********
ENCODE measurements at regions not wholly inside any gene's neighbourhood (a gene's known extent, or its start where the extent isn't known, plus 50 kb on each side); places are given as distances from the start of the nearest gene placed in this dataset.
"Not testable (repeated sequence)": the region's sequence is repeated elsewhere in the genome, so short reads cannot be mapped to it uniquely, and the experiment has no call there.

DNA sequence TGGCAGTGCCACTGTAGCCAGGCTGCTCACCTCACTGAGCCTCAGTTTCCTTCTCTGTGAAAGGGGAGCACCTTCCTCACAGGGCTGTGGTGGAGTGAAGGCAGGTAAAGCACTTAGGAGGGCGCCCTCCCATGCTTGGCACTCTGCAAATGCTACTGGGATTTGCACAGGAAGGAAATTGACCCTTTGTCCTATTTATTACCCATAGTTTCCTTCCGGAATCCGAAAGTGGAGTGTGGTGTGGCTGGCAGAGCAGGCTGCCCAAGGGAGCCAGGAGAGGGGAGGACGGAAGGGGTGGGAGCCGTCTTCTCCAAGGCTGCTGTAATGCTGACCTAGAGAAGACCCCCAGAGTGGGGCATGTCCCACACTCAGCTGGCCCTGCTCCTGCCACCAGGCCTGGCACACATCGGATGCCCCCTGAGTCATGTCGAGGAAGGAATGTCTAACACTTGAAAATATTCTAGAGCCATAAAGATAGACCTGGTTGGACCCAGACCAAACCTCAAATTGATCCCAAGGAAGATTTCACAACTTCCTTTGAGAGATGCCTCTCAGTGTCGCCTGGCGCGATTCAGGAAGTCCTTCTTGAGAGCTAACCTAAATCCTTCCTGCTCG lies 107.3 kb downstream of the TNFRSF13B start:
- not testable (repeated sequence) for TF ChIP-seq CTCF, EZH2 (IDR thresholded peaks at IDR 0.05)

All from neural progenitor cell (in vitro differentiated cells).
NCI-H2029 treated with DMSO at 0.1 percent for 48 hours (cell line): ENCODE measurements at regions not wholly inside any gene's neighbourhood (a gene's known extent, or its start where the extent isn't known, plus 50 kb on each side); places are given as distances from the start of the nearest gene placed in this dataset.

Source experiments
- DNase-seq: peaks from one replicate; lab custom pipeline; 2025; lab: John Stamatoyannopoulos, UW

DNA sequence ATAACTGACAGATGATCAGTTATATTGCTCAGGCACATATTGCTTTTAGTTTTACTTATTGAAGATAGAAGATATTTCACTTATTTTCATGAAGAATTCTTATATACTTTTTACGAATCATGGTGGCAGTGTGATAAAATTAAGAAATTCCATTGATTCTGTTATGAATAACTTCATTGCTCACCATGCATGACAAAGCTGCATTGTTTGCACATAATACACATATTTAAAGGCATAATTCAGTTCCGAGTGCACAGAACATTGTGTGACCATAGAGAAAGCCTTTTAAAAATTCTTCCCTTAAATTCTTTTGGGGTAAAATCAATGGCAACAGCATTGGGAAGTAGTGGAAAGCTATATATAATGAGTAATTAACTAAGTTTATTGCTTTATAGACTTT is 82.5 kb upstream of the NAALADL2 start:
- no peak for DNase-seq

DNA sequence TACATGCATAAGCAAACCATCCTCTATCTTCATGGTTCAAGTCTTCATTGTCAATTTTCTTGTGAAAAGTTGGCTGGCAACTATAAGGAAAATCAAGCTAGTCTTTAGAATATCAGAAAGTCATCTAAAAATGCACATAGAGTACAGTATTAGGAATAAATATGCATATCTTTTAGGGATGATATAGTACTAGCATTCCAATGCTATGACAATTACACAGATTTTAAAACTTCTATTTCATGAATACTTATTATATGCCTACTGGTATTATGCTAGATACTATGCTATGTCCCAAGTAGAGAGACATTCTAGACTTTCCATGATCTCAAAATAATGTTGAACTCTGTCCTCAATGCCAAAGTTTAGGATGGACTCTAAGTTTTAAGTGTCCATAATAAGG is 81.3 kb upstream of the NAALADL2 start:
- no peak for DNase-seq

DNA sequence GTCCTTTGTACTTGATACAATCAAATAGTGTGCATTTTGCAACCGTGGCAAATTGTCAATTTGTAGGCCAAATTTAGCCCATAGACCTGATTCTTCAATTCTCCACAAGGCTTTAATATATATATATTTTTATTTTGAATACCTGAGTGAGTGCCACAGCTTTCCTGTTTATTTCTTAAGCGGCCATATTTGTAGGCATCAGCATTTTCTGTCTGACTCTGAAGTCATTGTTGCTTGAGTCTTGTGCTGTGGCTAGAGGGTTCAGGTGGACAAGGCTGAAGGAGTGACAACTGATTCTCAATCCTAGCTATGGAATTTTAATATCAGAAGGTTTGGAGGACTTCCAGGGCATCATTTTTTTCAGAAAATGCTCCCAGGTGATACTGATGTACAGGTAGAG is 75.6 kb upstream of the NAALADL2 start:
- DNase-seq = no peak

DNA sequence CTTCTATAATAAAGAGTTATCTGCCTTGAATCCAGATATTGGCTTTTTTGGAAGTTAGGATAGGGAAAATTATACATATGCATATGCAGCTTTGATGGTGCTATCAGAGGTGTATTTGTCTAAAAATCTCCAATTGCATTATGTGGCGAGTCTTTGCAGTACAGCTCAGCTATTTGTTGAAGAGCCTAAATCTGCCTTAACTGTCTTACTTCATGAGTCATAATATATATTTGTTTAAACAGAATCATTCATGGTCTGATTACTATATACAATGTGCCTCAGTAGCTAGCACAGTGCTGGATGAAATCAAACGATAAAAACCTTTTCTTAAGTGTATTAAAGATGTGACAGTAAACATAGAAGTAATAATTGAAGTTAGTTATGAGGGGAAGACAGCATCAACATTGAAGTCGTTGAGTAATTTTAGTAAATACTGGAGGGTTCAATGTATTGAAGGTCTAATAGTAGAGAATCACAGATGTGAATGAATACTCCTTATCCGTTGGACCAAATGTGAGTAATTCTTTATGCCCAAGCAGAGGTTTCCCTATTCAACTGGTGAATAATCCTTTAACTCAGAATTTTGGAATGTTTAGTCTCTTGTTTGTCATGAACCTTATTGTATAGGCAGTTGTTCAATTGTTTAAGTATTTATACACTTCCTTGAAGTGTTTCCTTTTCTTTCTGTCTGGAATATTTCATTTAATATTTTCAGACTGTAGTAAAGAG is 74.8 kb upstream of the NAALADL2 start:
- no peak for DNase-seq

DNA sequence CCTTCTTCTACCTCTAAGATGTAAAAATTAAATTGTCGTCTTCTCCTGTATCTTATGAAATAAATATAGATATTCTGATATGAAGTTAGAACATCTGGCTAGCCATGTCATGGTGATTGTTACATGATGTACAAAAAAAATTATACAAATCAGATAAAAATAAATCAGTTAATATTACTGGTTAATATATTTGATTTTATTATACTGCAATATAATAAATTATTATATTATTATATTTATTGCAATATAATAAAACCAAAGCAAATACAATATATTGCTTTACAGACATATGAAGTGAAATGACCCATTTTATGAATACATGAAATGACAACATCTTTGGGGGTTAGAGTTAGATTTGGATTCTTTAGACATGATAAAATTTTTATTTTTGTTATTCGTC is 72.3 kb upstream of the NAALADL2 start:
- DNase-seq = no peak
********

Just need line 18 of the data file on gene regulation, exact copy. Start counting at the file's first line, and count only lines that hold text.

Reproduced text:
- DNase-seq = no peak